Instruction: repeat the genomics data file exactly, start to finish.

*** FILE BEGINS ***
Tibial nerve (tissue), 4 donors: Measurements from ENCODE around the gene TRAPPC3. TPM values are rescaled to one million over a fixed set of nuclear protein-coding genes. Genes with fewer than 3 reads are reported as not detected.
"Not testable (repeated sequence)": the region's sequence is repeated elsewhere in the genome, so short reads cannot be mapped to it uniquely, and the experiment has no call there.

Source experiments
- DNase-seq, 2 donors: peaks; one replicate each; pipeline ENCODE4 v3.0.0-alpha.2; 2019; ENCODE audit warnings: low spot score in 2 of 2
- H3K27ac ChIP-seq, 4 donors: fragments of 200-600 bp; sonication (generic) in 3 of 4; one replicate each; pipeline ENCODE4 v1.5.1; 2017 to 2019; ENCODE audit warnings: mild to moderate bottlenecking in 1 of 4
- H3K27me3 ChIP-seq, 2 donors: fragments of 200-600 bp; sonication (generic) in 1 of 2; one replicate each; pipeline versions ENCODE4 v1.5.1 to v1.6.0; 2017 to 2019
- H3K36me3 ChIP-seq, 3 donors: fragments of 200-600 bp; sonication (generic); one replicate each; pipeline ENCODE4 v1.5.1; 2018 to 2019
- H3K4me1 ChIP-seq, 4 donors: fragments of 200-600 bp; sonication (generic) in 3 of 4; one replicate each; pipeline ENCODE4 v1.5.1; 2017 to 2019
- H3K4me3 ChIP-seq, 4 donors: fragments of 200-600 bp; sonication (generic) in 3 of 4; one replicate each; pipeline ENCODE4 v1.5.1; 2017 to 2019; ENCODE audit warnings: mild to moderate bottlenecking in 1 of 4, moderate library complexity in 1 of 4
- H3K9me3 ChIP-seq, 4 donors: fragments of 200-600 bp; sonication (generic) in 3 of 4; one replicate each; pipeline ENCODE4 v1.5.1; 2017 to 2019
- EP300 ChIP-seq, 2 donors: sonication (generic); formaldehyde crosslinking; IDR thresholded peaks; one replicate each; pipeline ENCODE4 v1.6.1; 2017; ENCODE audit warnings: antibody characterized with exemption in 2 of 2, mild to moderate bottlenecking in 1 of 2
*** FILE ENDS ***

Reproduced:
Tibial nerve (tissue), 4 donors: Measurements from ENCODE around the gene TRAPPC3. TPM values are rescaled to one million over a fixed set of nuclear protein-coding genes. Genes with fewer than 3 reads are reported as not detected.
"Not testable (repeated sequence)": the region's sequence is repeated elsewhere in the genome, so short reads cannot be mapped to it uniquely, and the experiment has no call there.

Source experiments
- DNase-seq, 2 donors: peaks; one replicate each; pipeline ENCODE4 v3.0.0-alpha.2; 2019; ENCODE audit warnings: low spot score in 2 of 2
- H3K27ac ChIP-seq, 4 donors: fragments of 200-600 bp; sonication (generic) in 3 of 4; one replicate each; pipeline ENCODE4 v1.5.1; 2017 to 2019; ENCODE audit warnings: mild to moderate bottlenecking in 1 of 4
- H3K27me3 ChIP-seq, 2 donors: fragments of 200-600 bp; sonication (generic) in 1 of 2; one replicate each; pipeline versions ENCODE4 v1.5.1 to v1.6.0; 2017 to 2019
- H3K36me3 ChIP-seq, 3 donors: fragments of 200-600 bp; sonication (generic); one replicate each; pipeline ENCODE4 v1.5.1; 2018 to 2019
- H3K4me1 ChIP-seq, 4 donors: fragments of 200-600 bp; sonication (generic) in 3 of 4; one replicate each; pipeline ENCODE4 v1.5.1; 2017 to 2019
- H3K4me3 ChIP-seq, 4 donors: fragments of 200-600 bp; sonication (generic) in 3 of 4; one replicate each; pipeline ENCODE4 v1.5.1; 2017 to 2019; ENCODE audit warnings: mild to moderate bottlenecking in 1 of 4, moderate library complexity in 1 of 4
- H3K9me3 ChIP-seq, 4 donors: fragments of 200-600 bp; sonication (generic) in 3 of 4; one replicate each; pipeline ENCODE4 v1.5.1; 2017 to 2019
- EP300 ChIP-seq, 2 donors: sonication (generic); formaldehyde crosslinking; IDR thresholded peaks; one replicate each; pipeline ENCODE4 v1.6.1; 2017; ENCODE audit warnings: antibody characterized with exemption in 2 of 2, mild to moderate bottlenecking in 1 of 2